MICK FOLEY MANKIND

MICK FOLEY (MANKIND) … BESTSELLING AUTHOR OF HAVE A NICE DAY: A TALE OF BLOOD AND SWEATSOCKS … WWE/WCW WRESTLER, 1985 2006 There’s such a thin line between winning and losing. Yet the laurels only go to the winner. The rush is always to the champion. JOHN R. TUNIS, juvenile sports novelist MICK FOLEY (MANKIND) 109 My dad made it clear we had to participate in sports, but winning and losing were never a priority in my house. He wanted us to be part of a team, and he made it clear that I was to play any three sports. But he also said that if after sophomore year in high school we didn’t want to play anymore, we didn’t have to. I ended up playing lacrosse as a junior, and I also fell in love with wrestling. At the time, I had no idea how much wrestling I would do of a different kind for a career. THE MOMENT One day my friend John McNulty walked up to me and said wrestling would be a good sport to take to get in shape for lacrosse season, so I signed up. It so happened I knew the sport well because my dad had taken me to matches since I was a little kid. I used to wrestle my brother, who had already discovered the sport. I was a lot bigger than him, but I ended up acquiring a little guy’s stylewhich meant being a leg wrestler.

I had some success and was able to work out every day with Kevin James, from The King of Queens. He was a starter on the team until he hurt his back, and then I ended up moving in as the heavyweight. MOVE TO PRO WRESTLING BRINGS DAD AND SON TO CENTER MAT My dad and I liked to watch the matches, even though we knew it was entertainment, but our relationship became strained as I got older, trying to live up to the legacy of Dr. Jack Foley. The only thing we didn’t argue about, in fact agreed on, was our interest in professional wrestling. When I went into it, few, including my parents, thought I would be successful, but I did it anyway. At first I wasn’t crazy about it, but I grew to love it and came to think of it as a great blend of theatrics and athletics. THE ACCIDENT THAT PAID OFF: PLAYING WITH PAIN I got my ear nearly cut off; I had six concussions and a broken jaw; broke my nose twice; separated my shoulder; had fifty-four stitches; a fractured shoulder; and second-degree burns. All these injuries happened in the 110 IT’S HOW YOU PLAY THE GAME ring, but the injury that happened out of the ring was my big break. I got into a car accident and lost my two front teeth and truly thought my career was over.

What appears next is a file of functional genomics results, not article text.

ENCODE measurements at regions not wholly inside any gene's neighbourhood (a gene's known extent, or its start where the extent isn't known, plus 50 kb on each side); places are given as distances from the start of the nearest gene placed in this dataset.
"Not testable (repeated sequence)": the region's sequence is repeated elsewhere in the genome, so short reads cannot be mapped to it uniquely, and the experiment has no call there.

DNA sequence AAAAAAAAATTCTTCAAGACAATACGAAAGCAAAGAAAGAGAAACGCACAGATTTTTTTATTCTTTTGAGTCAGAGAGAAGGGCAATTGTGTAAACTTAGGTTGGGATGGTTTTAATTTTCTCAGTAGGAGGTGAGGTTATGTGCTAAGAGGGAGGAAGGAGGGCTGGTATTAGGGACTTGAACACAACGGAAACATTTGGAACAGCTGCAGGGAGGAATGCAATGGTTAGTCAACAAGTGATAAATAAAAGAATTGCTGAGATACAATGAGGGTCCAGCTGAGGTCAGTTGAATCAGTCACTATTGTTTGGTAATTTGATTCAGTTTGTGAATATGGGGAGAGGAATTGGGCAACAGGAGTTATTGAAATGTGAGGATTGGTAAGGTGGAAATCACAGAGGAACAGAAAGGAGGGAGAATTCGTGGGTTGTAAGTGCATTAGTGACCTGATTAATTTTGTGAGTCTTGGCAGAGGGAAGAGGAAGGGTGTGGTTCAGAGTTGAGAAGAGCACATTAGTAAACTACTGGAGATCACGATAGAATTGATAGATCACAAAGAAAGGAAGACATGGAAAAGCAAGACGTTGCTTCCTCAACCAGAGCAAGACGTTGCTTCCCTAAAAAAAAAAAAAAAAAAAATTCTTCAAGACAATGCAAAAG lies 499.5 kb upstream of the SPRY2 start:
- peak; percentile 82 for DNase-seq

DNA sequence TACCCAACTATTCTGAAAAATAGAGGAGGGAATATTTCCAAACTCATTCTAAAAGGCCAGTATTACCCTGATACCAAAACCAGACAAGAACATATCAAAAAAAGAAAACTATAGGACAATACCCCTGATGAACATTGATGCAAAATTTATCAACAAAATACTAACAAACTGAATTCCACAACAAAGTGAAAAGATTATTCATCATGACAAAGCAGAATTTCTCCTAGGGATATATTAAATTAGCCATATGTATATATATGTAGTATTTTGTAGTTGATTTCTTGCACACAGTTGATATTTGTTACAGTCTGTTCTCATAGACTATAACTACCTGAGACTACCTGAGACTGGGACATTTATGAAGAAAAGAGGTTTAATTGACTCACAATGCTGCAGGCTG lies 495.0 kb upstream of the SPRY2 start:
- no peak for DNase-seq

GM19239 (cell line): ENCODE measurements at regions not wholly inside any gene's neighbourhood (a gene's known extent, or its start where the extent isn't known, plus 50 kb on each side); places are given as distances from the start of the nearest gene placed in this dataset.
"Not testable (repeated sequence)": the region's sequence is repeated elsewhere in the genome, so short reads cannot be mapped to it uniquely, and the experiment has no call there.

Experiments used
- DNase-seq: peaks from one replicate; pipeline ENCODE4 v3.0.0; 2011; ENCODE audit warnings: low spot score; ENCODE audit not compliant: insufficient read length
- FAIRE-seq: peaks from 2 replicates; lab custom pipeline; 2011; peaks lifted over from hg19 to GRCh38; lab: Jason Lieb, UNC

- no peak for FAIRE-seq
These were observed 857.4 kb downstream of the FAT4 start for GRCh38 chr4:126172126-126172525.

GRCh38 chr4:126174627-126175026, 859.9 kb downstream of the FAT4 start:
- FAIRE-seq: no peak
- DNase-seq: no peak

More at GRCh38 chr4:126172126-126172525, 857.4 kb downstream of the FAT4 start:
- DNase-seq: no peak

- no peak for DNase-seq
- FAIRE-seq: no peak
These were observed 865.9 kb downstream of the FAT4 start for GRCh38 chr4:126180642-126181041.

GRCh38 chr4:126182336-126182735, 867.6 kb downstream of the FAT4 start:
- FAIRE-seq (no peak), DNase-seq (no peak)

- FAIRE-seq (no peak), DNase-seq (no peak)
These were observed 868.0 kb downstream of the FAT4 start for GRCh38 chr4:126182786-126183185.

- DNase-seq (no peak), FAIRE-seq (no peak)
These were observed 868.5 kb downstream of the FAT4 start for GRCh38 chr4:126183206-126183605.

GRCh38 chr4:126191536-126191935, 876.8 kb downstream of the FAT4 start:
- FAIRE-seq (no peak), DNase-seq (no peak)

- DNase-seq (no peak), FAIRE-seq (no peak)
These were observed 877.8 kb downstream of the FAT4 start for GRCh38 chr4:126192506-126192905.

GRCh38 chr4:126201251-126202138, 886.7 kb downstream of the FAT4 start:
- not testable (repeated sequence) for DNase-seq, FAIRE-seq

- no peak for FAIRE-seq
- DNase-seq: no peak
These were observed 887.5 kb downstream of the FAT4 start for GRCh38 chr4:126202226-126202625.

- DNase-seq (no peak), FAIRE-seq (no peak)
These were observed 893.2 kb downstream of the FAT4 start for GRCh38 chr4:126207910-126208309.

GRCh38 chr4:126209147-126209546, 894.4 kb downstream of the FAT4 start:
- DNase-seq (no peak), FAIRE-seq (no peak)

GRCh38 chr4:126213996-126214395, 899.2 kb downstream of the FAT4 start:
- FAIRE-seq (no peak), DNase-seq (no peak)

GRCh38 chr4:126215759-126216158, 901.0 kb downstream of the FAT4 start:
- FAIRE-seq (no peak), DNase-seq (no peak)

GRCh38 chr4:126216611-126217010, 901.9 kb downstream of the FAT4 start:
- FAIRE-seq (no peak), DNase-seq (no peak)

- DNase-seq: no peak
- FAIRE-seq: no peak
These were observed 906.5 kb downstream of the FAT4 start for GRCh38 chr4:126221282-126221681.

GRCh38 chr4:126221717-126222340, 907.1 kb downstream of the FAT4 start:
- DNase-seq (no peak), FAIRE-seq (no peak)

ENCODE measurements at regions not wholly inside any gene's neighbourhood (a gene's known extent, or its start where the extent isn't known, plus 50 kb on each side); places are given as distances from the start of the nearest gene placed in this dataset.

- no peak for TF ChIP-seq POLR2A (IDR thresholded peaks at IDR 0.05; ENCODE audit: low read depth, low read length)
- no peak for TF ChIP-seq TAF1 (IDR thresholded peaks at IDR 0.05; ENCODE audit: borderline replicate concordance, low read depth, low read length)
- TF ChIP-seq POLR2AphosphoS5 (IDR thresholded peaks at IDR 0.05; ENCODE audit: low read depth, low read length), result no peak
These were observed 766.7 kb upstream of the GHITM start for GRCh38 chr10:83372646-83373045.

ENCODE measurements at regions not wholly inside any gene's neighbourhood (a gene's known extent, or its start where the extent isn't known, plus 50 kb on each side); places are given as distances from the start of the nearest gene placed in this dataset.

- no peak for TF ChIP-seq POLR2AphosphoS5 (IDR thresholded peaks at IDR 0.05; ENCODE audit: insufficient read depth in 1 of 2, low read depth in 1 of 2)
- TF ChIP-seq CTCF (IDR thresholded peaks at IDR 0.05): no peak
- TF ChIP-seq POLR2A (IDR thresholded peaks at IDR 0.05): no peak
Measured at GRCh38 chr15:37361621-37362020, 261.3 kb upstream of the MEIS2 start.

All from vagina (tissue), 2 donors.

The era of the missing tooth-wrestler had passed. But it turned out not to be a problem because a producer saw me and loved it, and my bank account grew. What I take most pride in is that I never missed a match because of an injury. I just wish I’d brought that work ethic, playing with pain and working hard all the time, to the high school football and lacrosse field. I know what I’ve learned in wrestling helped me become a better man. In the end, it brought my dad and me back together, and that was enough of a reward for me. SETTING GOALS, THE MICK WAY When I started, my goal was just to get in one match. But you raise your standards and I raised mine to get better, then to join the WWE, then to wrestle at Madison Square Garden. I did all that and more, but I never thought too far ahead. I just played as hard and for as long as I could and never worried about winning or losing. HIS REP AND WHO DESERVES THE RAP I was known as one of the nicest, hardest-working, play-in-pain guys in wrestling history.

True, the matches are scripted, but the hits, the falls, and the injuries are far from fake. I got that the work ethic, that ability to absorb pain, from my dad. My dad was my high school athletic director and revered in his profession. He was the hardest-working guy I have ever known. It was not easy growing up where I did with a name like Foley, simply because of his reputation. HIS MESSAGE TO KIDS My message to kids of all ages is to make your own standards of success. I tell them that I have met the rich, famous, attractive, and powerful, and I have always found myself most honored to be around people who have chosen to dedicate their lives to helping others. If it was not for wrestling, I would not have had the fame to bring that message to the kids or to make an impact on any level. MICK FOLEY (MANKIND) 111 MY WRAP He may not be in one of the traditional sports, but you can learn a lot from watching Mick Foley. His charm and work ethic should be applauded, and like so many others, he had some hard times at home before achieving success. The bar was set high for Mick and he cleared it. If you have a well-known dad or mom or an accomplished sibling, just know that Mick feels your pain.

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